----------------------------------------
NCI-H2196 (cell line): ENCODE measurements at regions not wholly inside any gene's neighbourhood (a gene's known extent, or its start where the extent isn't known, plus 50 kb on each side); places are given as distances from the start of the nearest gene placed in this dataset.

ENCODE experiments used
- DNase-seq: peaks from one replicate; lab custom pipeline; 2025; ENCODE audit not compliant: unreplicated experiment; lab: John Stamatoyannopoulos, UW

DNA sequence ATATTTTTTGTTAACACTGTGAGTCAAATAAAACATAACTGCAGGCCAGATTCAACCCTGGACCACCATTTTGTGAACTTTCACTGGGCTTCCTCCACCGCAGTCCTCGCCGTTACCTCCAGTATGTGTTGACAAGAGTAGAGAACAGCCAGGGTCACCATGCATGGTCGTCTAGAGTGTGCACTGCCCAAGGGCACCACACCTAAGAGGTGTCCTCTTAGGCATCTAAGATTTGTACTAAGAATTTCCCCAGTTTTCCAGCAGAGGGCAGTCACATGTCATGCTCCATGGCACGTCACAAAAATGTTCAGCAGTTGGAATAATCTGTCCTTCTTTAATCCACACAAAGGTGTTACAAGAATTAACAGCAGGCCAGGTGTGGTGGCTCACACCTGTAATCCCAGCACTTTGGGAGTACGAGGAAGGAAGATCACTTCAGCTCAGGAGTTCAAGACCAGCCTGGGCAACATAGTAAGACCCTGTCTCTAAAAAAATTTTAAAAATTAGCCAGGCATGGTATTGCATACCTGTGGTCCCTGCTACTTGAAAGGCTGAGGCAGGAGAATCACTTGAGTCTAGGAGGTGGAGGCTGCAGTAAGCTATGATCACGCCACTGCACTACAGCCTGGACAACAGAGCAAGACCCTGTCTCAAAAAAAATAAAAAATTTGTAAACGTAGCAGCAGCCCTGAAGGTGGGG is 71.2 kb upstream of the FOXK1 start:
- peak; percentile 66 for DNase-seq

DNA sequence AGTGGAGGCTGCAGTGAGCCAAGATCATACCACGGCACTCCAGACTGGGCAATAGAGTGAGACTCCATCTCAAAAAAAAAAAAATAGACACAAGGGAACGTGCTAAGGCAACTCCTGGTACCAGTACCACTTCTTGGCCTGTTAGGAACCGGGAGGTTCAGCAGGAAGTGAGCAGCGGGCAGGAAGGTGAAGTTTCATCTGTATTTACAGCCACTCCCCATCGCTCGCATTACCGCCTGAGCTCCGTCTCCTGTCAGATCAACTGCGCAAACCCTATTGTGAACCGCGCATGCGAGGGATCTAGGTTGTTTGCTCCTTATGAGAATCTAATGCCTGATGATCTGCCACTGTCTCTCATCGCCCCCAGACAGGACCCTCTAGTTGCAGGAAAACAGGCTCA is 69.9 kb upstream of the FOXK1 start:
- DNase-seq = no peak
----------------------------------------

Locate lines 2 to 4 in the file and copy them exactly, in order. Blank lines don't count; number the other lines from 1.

ENCODE experiments used
- DNase-seq: peaks from one replicate; lab custom pipeline; 2025; ENCODE audit not compliant: unreplicated experiment; lab: John Stamatoyannopoulos, UW

DNA sequence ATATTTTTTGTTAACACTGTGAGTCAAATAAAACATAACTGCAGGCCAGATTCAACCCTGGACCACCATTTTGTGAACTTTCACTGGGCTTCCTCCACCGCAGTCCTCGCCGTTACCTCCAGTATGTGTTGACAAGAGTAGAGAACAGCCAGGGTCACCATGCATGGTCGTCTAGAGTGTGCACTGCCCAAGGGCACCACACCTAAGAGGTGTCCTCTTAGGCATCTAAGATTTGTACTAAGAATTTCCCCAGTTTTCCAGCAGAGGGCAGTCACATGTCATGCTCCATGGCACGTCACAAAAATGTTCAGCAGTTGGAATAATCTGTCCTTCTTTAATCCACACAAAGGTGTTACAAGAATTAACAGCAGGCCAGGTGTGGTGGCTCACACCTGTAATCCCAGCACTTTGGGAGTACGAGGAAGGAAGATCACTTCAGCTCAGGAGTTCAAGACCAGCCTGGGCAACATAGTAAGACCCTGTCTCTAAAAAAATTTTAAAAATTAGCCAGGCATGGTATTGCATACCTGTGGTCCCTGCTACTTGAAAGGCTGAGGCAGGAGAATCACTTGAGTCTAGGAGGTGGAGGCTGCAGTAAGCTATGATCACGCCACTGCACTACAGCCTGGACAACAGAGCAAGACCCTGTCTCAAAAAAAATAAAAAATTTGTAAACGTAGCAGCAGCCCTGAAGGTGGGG is 71.2 kb upstream of the FOXK1 start: